Kudos to Surovell and Stuart. And of course, the Ministry of Enlightenment and Propaganda has largely been silent. Just like sexual assault is tolerable when Bill Clinton does it, so to is raw sewerage when it comes from a Democratic Party-controlled locality. Contrast it to all the press the Rag gave to Loudoun County when it had an all GOP BoS. That went away once some Ds were elected in 2017.

    It’s awfully hard to like Trump but the existence of the MSM makes it easier every day.

  6. Quoting liberally from a report on the wastewater issue from an Oregon Public Broadcasting article … to show this is also a national problem.

    “One of the main goals of the 1972 Clean Water Act was to stop “point-source pollution.” That’s the sewage and industrial waste pumped out of pipes and into the nation’s waterways. Today most water bodies don’t qualify as clean … State and federal records show that Washington’s 223 cities racked up more than 1,500 pollution discharge violations in the past two years. Idaho’s 124 cities tallied more than 1,700 in the past three years. Lots of problems with VA waters.

    “To help communities build and upgrade wastewater collection and treatment systems in the years after the Clean Water Act’s passage, the federal government handed out billions of dollars in grants. But most of those federal grants are gone, replaced by loans. In 2012, the federal government gave states $1.5 billion to use in their loan programs … The interest rate is 2.5 percent.

    “In 2009, the U.S. Environmental Protection Agency estimated the gap between future needs and current spending on wastewater infrastructure of $150 billion to $400 billion for the entire country. The same year, the American Society of Civil Engineers gave the nation a “D-“ for its wastewater infrastructure.”

    So it’s mostly about the money … however, one of the main issues that I remember from my time on the Inland Wetlands Commission in CT, and that you mention, is CSO. Early sewer treatment plants piped sewage and rainwater together … to wherever they were discharged. Many early sewage treatments did not separate the 2 and now problems occur when there is an overflow caused by storms. DJ says Alexandria did most of that separating, just needs to finish the job.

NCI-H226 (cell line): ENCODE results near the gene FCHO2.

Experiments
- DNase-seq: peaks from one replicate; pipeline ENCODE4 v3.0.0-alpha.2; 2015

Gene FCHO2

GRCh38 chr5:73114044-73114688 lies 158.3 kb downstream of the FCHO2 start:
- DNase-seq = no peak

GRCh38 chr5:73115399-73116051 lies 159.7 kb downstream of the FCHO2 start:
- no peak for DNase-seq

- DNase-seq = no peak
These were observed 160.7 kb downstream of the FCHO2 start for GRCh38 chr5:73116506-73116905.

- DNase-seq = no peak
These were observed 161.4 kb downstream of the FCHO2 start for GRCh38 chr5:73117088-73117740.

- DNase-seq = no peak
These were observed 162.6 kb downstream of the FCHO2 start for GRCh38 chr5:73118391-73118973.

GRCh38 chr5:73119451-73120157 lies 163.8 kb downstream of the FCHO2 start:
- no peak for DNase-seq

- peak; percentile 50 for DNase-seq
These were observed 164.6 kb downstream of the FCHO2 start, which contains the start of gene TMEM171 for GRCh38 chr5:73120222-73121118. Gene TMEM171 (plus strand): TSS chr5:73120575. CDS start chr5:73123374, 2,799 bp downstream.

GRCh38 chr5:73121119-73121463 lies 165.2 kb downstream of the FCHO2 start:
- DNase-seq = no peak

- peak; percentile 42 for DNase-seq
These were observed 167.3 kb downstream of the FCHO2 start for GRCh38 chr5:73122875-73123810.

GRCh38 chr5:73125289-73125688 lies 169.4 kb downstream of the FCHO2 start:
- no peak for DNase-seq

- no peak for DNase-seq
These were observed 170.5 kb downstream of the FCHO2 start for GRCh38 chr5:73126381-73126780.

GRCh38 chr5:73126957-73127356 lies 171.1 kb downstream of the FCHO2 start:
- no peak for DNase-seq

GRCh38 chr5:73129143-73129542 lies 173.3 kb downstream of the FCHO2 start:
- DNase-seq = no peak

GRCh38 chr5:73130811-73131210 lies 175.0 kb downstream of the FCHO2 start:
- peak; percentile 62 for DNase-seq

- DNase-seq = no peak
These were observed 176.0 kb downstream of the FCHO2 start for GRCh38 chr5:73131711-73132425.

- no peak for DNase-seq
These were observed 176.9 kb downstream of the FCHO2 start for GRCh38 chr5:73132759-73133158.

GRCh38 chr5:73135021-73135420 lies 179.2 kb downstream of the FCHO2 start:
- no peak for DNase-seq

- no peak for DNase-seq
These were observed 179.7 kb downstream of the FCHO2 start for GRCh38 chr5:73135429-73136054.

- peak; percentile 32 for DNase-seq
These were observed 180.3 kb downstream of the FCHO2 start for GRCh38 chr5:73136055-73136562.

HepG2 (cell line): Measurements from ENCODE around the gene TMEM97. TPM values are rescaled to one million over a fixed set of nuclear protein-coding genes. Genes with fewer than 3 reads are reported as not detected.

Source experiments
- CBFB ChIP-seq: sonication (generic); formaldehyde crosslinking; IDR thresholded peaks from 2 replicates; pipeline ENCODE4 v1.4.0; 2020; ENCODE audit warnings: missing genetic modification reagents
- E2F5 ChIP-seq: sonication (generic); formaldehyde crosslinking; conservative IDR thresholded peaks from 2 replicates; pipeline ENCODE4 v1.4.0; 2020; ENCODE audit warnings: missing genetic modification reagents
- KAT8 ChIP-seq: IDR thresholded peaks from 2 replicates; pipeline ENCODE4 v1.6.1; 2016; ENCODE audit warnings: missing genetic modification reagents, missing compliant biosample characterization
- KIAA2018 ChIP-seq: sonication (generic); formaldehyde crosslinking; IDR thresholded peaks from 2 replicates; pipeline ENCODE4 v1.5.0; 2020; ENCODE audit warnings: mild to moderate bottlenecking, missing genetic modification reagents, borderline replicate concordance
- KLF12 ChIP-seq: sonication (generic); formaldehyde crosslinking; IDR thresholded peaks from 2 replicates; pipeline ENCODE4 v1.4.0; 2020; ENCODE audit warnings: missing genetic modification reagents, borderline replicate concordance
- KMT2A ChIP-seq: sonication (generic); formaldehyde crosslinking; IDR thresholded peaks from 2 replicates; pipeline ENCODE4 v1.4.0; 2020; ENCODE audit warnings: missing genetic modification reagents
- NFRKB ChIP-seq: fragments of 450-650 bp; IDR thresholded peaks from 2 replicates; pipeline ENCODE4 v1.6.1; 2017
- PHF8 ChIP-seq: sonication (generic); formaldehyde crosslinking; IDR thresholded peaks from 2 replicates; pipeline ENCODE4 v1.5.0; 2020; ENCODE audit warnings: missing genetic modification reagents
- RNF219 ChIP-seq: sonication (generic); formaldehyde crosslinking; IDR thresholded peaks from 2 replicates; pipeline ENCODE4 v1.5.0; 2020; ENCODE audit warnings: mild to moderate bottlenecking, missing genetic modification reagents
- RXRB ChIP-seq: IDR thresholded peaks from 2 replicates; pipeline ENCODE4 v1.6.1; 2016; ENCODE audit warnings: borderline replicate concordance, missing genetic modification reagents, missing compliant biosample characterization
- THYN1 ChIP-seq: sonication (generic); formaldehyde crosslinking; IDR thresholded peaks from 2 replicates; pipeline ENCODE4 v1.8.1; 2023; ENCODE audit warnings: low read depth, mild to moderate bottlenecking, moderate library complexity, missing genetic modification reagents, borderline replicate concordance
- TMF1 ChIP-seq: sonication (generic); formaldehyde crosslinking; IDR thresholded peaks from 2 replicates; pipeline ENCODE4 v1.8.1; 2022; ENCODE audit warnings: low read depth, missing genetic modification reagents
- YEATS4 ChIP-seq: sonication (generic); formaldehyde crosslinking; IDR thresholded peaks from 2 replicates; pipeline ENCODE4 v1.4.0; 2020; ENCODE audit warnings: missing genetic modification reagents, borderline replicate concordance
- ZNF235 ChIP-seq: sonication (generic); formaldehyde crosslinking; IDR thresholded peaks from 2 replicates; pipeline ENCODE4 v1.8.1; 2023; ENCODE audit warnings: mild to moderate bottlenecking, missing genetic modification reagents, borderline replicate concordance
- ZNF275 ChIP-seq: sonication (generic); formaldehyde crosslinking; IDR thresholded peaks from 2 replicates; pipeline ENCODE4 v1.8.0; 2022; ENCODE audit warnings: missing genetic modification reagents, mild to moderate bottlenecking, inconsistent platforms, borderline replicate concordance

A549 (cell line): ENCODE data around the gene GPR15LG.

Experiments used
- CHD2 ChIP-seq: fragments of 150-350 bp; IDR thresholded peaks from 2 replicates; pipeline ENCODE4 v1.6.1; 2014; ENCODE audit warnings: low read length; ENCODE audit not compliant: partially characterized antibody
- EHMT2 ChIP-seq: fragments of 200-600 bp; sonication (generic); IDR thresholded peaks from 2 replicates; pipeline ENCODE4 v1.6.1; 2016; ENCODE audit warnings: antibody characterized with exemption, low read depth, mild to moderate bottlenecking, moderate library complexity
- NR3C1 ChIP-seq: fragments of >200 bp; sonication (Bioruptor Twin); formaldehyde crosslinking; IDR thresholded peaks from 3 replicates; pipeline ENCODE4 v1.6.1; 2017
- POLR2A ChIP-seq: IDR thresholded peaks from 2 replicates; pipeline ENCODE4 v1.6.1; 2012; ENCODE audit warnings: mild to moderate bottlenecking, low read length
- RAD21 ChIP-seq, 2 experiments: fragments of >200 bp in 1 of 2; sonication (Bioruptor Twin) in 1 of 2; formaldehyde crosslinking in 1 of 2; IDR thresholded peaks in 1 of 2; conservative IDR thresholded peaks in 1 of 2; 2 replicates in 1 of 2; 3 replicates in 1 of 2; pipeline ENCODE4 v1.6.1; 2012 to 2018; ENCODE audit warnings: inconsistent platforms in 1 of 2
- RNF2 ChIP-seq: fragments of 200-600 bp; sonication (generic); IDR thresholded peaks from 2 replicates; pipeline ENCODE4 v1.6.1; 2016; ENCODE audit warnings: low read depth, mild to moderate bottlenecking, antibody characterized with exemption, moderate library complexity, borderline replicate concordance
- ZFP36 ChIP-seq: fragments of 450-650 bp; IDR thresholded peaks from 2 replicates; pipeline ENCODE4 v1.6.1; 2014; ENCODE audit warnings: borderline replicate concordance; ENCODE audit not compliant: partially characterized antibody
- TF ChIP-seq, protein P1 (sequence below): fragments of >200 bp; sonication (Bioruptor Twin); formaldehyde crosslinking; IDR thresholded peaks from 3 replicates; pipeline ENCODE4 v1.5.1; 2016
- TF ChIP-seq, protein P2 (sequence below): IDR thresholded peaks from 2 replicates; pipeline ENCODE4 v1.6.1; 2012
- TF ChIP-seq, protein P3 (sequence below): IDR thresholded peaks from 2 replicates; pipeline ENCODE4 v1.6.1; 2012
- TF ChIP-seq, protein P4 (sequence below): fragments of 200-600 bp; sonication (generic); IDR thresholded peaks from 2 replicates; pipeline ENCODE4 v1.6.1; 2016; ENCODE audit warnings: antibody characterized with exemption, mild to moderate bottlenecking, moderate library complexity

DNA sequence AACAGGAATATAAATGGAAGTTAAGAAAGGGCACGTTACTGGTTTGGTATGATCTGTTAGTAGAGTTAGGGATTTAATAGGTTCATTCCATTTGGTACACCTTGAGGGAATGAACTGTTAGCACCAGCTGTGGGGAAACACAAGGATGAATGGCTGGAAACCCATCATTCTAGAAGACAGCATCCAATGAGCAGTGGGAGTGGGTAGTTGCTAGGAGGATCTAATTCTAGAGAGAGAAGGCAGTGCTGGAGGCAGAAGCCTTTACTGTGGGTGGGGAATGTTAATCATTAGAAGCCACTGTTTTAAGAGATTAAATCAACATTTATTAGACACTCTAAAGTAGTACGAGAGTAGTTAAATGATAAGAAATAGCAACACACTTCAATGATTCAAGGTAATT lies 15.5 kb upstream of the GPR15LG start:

Who needs to make the fix? Certainly Alexandria could bite the bullet but where has the state been and the EPA? The CW Act put the states in charge of enforcement only to be overridden by the EPA when and if the states’ DEQs do not do their job. As Larry said … lots of fault to go around.

    • One of Alexandria’s complaints is that the state helped Lynchburg and Richmond with some money for the CSO remediation. While a valid point, some said that Alexandria in general and the are of Alexandria with the CSO problem in particular was one of the wealthiest areas in the state. Therefore, Old Town should foot the bill to clean up its own mess. I’d rather see some consistency and think the state should help all localities clean up these problems.

    • Why don’t we shift some of the money we spend on climate change study after climate change study to go into fixing our sanitary sewer systems? How many professors do we need to fund? How many grants do we need?

      Government fails over and over to do the basics correctly but seeks to tackle more and more issues. If a nation cannot stop dumping raw **** into its rivers, why would we think it could reverse climate change?

      As I understand the facts, much of Alexandria’s sewer system is a combined storm water and sanitary sewer system. Why has that been allowed to remain intact? I grew up in St. Paul and that city separated its sewer systems back in the 1970s before I left the state. And by the way, Alexandria has been raising its sanitary sewer rates regularly. What has it been doing with the money?

  7. TMT … Same thing in CT …. fixed back in the 70’s.